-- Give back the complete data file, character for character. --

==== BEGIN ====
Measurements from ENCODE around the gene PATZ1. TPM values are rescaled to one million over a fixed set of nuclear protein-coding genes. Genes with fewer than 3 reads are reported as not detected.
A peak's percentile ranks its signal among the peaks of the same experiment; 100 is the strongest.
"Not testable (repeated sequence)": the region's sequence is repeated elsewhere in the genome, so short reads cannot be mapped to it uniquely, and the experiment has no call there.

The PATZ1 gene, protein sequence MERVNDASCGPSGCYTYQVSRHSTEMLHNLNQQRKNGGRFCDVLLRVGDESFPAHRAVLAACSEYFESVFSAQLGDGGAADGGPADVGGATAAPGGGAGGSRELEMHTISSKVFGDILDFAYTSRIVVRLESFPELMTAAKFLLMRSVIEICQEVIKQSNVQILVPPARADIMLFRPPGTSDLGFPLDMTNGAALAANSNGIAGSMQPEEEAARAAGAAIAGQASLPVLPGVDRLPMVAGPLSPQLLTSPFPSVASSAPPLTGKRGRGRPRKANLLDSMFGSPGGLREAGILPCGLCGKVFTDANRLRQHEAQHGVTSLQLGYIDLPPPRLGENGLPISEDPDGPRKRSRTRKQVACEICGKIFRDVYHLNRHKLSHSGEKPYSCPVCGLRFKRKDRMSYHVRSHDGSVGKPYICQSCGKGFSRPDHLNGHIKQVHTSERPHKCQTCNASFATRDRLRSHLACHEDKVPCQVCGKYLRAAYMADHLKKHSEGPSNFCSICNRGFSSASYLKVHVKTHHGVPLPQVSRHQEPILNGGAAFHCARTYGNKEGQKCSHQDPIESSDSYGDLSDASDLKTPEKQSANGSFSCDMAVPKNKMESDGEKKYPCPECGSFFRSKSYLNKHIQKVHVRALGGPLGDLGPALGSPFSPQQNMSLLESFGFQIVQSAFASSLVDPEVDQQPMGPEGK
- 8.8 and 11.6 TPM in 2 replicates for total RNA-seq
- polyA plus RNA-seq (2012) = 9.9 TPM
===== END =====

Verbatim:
Measurements from ENCODE around the gene PATZ1. TPM values are rescaled to one million over a fixed set of nuclear protein-coding genes. Genes with fewer than 3 reads are reported as not detected.
A peak's percentile ranks its signal among the peaks of the same experiment; 100 is the strongest.
"Not testable (repeated sequence)": the region's sequence is repeated elsewhere in the genome, so short reads cannot be mapped to it uniquely, and the experiment has no call there.

The PATZ1 gene, protein sequence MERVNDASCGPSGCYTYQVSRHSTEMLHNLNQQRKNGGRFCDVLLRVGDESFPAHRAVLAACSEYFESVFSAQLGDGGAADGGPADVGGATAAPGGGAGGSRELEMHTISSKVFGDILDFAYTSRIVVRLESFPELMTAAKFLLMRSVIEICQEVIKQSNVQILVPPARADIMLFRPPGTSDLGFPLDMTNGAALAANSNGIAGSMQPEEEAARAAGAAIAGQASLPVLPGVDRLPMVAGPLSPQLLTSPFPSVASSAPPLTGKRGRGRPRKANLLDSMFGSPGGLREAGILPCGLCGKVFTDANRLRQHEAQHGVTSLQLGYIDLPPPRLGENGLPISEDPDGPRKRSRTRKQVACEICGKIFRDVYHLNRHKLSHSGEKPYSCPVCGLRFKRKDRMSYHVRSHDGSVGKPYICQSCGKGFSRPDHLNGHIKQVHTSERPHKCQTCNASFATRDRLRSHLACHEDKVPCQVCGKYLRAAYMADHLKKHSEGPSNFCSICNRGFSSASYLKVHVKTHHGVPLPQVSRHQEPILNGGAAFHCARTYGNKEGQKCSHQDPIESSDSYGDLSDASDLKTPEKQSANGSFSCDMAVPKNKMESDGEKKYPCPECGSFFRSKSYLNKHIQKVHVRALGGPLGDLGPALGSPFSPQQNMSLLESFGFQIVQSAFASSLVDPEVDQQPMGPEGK
- 8.8 and 11.6 TPM in 2 replicates for total RNA-seq
- polyA plus RNA-seq (2012) = 9.9 TPM